When the vanguard films of the first South Korean wave hit in the early 2000s, most of us were caught off guard, unaware that such a place like Chungmuro–a center of great filmmaking, where melodrama wasn’t a negative and voice over wasn’t a crutch–even existed. The quirkiness of My Sassy Girl, the magic realism of Il Mare, the intensity of Chingu–these were new experiences, something American and European films, which were still stuck in a cycle of vacant gun play and artless conversation films, didn’t offer.
Somewhere it went all wrong, though. Maybe it had been all wrong from the start. Maybe the sudden and intense interest allowed years of great films to float to the top all at once, to be consumed as if they all came out in a single year. But even if it were all wrong from the beginning, there was still a change somewhere between My Sassy Girl and Oldboy winning the Grand Prix at Cannes.
Shin Su-won’s Rainbow (aka Passerby #3) seems to remember a time when there was still joy left in filmmaking, but that spirit has since been exercised to near death. Rainbow offers a bleak and thoroughly depressing look at the inner workings of the popularity-or-bust film industry that once, even if briefly, thrived with a real sense of Korean identity, which has since given way to a sanitized version of itself for a globalized world.
Films, now, are made or not made by committee, and within that committee, directors are met with reams of statistics on what is likely to be commercial, and any popular whim that occurs requires the production to completely change at a moment’s notice. More often than not, their projects are not given the green light to go ahead, which is where we find Ji-won (Park Hyun-young), a director about to turn 40 who caught the filmmaking bug a little too late in life and still hasn’t made her debut yet.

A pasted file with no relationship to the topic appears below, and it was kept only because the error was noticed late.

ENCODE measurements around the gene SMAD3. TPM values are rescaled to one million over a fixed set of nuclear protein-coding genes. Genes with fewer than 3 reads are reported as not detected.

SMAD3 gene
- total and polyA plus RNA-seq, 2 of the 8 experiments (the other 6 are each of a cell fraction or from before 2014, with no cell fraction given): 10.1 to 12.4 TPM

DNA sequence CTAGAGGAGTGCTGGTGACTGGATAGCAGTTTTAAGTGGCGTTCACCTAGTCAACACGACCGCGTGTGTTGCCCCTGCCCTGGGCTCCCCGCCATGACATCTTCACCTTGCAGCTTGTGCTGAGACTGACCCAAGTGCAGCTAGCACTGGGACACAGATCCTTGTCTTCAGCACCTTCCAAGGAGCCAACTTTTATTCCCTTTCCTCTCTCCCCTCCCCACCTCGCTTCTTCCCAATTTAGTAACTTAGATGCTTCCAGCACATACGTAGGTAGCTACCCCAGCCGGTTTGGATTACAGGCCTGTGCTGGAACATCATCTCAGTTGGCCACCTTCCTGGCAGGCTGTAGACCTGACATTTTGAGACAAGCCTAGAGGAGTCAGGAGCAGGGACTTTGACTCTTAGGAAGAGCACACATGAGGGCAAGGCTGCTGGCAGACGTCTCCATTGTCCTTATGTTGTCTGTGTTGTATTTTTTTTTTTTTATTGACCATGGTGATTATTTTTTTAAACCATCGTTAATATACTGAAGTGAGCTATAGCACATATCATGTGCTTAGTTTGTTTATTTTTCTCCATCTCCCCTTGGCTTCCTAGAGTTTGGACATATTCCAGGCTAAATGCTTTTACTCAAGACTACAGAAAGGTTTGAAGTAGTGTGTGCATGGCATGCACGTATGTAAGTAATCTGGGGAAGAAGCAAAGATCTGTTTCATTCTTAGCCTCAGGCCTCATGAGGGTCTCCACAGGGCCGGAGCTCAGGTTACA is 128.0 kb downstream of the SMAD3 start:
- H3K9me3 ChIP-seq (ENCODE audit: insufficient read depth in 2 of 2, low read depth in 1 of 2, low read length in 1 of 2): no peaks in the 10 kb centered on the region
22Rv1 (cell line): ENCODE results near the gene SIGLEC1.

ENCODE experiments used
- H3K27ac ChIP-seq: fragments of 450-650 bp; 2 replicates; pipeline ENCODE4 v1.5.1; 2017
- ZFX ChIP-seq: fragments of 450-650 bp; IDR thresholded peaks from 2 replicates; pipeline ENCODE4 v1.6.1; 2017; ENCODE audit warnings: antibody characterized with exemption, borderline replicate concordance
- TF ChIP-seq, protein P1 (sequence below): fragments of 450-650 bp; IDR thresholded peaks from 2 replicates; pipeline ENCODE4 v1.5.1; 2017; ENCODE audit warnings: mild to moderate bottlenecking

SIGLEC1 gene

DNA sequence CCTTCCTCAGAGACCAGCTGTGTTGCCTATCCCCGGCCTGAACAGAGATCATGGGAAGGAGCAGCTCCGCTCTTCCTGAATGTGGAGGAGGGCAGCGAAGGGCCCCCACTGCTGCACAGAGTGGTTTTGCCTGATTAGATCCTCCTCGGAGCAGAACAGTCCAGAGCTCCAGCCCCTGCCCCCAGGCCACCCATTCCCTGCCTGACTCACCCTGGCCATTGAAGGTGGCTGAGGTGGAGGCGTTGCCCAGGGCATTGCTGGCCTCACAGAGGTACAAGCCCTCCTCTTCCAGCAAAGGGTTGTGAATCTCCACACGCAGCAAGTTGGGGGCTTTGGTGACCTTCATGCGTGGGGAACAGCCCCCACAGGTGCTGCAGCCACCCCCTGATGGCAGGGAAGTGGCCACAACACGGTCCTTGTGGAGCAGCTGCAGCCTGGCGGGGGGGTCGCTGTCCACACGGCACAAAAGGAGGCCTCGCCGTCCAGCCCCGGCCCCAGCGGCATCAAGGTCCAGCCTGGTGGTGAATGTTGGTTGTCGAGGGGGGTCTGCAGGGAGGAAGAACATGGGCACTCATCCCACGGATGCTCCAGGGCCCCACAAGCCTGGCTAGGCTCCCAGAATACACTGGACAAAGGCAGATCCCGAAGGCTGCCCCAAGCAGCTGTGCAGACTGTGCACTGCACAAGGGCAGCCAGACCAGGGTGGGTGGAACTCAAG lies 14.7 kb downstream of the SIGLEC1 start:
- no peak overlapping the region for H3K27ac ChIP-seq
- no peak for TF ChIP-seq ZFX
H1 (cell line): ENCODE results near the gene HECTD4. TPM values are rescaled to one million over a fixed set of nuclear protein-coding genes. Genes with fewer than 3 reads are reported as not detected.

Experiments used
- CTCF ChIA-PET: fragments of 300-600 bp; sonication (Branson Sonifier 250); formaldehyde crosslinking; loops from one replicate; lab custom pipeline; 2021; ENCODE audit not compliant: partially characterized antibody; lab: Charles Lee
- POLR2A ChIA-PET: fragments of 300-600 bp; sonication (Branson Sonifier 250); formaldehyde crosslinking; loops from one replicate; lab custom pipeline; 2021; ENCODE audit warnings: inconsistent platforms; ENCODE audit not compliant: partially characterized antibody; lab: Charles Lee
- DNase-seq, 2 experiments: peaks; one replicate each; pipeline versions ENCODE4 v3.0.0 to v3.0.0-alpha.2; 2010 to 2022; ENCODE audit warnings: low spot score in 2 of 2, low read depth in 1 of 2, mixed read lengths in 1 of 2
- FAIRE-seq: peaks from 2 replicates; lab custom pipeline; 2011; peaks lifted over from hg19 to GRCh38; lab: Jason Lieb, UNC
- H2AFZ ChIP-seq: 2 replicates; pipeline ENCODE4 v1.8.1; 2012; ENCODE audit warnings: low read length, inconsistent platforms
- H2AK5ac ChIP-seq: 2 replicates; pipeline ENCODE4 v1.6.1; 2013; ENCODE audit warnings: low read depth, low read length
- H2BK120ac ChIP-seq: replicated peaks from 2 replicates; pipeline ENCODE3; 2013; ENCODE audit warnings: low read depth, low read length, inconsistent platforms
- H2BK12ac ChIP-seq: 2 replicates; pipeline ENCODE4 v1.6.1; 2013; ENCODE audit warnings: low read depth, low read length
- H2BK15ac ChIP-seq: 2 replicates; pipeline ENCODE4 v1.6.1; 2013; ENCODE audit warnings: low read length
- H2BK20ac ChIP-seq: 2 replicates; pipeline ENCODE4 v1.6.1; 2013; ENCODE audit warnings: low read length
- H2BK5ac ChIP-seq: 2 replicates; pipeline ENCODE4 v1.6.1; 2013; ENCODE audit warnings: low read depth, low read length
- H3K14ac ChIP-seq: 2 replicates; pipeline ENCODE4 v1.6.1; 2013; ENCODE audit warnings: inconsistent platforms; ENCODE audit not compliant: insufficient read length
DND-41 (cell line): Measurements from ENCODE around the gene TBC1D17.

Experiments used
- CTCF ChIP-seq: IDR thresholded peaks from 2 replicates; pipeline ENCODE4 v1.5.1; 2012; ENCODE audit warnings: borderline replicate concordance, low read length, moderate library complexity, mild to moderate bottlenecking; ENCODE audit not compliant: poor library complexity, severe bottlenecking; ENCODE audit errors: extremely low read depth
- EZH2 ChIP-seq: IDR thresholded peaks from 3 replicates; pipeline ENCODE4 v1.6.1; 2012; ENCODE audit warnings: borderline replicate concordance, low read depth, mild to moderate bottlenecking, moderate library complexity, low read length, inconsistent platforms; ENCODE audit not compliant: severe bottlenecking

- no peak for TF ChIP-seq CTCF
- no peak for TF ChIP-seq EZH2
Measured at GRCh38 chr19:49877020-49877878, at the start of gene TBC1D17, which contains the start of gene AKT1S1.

After resigning from her job to pursue her new dream, Ji-won has found little more than a brick wall to run face first into with each new project she begins. Her husband is frustrated with her lack of progress, and her son, the socially awkward Si-yeong (Baek So-myeong), is even less supportive, openly taking out every flaw in his life on his mom. I would have gotten a mouthful of lava soap if I said any of the things that Si-yeong says in the film to his mother, but Ji-won’s meek character allows it, just as it allows her to be stepped on at work, where, even after making a major artistic breakthrough, finding the voice and the kernel of a story she had been so desperately looking for for so long, she is cheered on with a smile into changing her script to better fit the marketing plan. To make it more popular.
As a film, Rainbow has a tendency to oscillate back and forth between empathy with Ji-won, as she goes through her creative process trying to remember what drew her into filmmaking in the first place and trying to free her artistic wings, to a multi-layered frustration that is so deeply rooted in the film that it threatens to spoil it. Every character comes from a place of frustration: Ji-won’s frustration at seeing younger filmmakers than her begin their productions, her husband’s frustration at having to share a wife with a so-far fruitless endeavor, her son’s frustration at being a poor guitarist and the subject of senior bullying, and even her producer’s frustration at not receiving material from Ji-won that she can do anything with.
In fact, it’s a surprise that this film was even made, it’s so critical of the film industry. But it puts a voice to the frustration that I think a lot of people feel when it comes to Korean film in the last five or six years, since American studios started buying up remake rights.
The saying goes that there are two things you never want to let people see being made: laws and sausages. But the ways in which a film comes to be made–or, worse not made–is often more uncomfortable to witness. Almost every reason for a film to be made is a bad reason, and almost every reason not to make a film is a good one. But it’s a sickening truth to realize, to live in a world where this is so. Shin Su-won captures the spirit of that thought, but the underlying problem remains. Film going is a casual experience for a far greater percentage of the population, and that’s who will always get served first, but they already have the rest of us, and they know it.